- The Washington Times - Thursday, July 6, 2017

ANALYSIS/OPINION:

Only white supremacists believe in the Make America Great Again message carried by President Donald Trump — at least, that’s what one University of Kansas professor would have believed, anyway.

Moreover, MAGA peeps aren’t really all that bothered by the deaths and killings of minorities, said Subini Annamma, whose bio lists her as an assistant professor for special education at the School of Education and whose Twitter account describes her as a “Brown Feminist.”

If this is the teaching at America’s places of higher learning — who needs enemies?

Annamma, as Campus Reform noted, made the remarks on her Twitter account in context of discussing the June fatal police shooting of Charleena Lyles, a mentally ill pregnant Seattle woman who pulled a knife on law enforcement.

“The systemic violence that killed Charleena Lyles is the very foundation of the country,” Annamma tweeted.

And then this: “There is no time to return to make America great again, unless you are deeply invested in white supremacy & killing of black & brown people … to secure your own white property through racism, ableism [and] cisheteropatriarch.”

How do these people get hired into the university system?

“This summer heat,” she continued, in another tweet captured by Campus Reform, “implicates us all as we watch black and brown folx [sic] die to preserve white people’s rights to kill with impunity. Our lives will never mean as much as theirs and summer seems to be the time they like to remind us that we do not belong.”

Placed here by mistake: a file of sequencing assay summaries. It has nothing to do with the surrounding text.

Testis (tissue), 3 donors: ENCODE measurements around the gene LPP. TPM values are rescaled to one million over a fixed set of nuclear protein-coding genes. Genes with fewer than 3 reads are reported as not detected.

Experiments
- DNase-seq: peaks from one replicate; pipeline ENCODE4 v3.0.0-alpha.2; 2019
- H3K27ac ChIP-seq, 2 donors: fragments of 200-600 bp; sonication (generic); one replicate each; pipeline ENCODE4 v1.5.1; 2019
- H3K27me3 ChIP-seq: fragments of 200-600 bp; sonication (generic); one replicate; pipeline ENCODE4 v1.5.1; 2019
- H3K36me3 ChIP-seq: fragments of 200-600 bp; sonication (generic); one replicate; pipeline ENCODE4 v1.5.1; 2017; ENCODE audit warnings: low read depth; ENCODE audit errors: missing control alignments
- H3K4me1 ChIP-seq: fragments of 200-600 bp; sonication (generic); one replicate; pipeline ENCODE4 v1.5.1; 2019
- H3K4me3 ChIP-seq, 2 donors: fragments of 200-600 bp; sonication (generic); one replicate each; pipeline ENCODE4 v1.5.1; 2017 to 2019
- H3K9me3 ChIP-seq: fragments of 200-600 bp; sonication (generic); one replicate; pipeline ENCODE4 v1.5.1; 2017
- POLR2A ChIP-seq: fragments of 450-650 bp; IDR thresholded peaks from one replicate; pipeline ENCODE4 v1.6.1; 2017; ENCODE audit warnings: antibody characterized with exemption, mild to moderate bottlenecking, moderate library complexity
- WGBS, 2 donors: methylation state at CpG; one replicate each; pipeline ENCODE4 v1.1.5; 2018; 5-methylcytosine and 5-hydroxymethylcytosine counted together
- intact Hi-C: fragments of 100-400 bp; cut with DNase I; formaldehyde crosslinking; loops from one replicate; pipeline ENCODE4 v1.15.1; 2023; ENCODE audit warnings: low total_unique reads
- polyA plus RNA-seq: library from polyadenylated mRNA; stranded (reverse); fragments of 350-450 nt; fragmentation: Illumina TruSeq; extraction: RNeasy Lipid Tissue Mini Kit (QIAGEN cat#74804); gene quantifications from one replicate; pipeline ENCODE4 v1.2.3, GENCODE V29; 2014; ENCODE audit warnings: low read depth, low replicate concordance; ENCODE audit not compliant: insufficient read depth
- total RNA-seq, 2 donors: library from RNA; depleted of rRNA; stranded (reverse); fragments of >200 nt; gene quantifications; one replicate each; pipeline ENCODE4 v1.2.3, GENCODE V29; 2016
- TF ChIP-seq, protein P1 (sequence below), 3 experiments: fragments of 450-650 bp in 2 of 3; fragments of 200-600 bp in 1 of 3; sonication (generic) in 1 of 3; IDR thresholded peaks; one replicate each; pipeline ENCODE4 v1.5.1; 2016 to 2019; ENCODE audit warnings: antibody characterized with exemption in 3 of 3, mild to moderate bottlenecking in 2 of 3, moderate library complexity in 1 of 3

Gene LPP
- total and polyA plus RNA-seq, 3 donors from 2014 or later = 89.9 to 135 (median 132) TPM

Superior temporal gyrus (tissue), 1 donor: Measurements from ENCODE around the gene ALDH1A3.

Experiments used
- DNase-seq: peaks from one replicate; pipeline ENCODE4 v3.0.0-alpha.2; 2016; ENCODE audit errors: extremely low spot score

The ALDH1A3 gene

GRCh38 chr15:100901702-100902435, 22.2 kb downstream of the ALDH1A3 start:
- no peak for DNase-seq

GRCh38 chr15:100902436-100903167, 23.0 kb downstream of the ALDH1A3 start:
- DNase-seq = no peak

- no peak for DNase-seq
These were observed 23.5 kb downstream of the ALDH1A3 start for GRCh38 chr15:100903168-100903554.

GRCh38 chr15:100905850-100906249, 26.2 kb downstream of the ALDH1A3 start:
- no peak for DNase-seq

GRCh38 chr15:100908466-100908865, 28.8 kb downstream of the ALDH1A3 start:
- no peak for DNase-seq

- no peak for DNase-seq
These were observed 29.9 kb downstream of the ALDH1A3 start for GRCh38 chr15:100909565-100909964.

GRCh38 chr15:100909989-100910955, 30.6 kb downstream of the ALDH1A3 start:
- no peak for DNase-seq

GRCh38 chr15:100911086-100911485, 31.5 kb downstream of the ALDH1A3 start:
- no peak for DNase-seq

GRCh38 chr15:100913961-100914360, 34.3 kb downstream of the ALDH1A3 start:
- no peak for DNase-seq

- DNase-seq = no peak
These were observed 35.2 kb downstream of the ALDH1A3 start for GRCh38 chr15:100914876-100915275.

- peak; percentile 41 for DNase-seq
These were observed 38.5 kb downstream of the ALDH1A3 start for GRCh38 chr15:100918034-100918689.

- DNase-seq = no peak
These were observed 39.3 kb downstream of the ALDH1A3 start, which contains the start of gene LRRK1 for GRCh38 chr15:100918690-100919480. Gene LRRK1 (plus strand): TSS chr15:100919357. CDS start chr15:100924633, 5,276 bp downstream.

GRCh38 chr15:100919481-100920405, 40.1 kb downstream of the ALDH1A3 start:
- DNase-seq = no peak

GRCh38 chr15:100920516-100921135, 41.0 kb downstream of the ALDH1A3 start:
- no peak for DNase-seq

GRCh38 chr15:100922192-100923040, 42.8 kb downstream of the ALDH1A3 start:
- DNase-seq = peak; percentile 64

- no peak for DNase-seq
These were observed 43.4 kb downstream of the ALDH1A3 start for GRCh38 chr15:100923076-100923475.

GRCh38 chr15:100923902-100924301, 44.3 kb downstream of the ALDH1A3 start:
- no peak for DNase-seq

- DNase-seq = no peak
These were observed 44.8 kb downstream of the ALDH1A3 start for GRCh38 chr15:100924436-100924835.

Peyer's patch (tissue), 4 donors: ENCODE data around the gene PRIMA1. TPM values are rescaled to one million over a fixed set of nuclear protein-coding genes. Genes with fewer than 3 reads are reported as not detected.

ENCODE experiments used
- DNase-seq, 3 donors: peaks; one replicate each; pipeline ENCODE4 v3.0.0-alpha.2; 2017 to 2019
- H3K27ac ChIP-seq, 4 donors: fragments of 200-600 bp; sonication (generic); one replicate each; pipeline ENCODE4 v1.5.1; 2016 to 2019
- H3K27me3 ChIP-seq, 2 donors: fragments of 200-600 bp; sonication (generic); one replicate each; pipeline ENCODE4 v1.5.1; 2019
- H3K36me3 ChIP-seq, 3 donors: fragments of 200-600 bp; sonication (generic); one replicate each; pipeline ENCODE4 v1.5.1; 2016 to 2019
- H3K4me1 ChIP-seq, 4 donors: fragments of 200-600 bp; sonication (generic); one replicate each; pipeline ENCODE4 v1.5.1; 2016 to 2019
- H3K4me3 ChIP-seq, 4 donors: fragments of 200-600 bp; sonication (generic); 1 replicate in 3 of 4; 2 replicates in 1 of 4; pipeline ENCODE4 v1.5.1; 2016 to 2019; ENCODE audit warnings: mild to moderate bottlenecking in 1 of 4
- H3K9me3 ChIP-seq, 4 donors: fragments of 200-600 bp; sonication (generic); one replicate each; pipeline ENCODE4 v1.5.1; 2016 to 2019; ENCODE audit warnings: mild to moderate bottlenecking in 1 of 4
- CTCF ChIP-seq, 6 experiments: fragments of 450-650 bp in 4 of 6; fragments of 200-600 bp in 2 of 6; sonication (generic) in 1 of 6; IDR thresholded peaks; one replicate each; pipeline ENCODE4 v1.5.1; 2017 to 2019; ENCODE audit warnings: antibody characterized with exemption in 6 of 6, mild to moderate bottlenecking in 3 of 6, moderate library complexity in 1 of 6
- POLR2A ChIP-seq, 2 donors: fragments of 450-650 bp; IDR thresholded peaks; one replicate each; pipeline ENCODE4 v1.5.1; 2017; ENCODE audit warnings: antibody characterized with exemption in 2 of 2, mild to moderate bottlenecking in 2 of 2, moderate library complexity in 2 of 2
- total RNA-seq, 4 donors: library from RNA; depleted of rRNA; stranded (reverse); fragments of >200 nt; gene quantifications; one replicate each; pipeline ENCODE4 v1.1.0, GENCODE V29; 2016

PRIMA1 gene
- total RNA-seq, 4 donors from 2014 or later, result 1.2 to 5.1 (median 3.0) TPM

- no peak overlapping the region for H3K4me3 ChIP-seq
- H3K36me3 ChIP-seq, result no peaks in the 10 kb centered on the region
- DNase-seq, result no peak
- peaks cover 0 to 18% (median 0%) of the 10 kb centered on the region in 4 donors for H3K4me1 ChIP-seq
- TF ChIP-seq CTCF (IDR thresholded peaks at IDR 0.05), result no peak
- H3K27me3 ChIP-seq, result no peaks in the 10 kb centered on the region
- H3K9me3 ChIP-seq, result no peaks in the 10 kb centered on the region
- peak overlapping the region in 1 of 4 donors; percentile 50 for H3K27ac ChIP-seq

A word to the university administrator wise: Vetting.

Or, two words — background checks.

Googling the name of prospective employees is commonplace nowadays. So, too, are the checks of prospects’ social media accounts — Twitter, Facebook and so forth and so on.

So how do people like Annamma continue to infiltrate our nation’s places of higher learning? Either the vetting’s non-existent — or the university values these hate-filled remarks as diversity and alternative viewpoints.

Sadly, it’s the latter. Professors like Annamma who profess both anger at and fear of our nation, our country’s democratic-republic process, our great constitutional system of law and order, are all too common on today’s college campuses. There was a time when Annamma’s statements would’ve sounded administrators’ alarms, and would’ve brought shame to any university that employed her. Nowadays? Views like hers aren’t just tolerated and respected — they’re actually revered and cheered.

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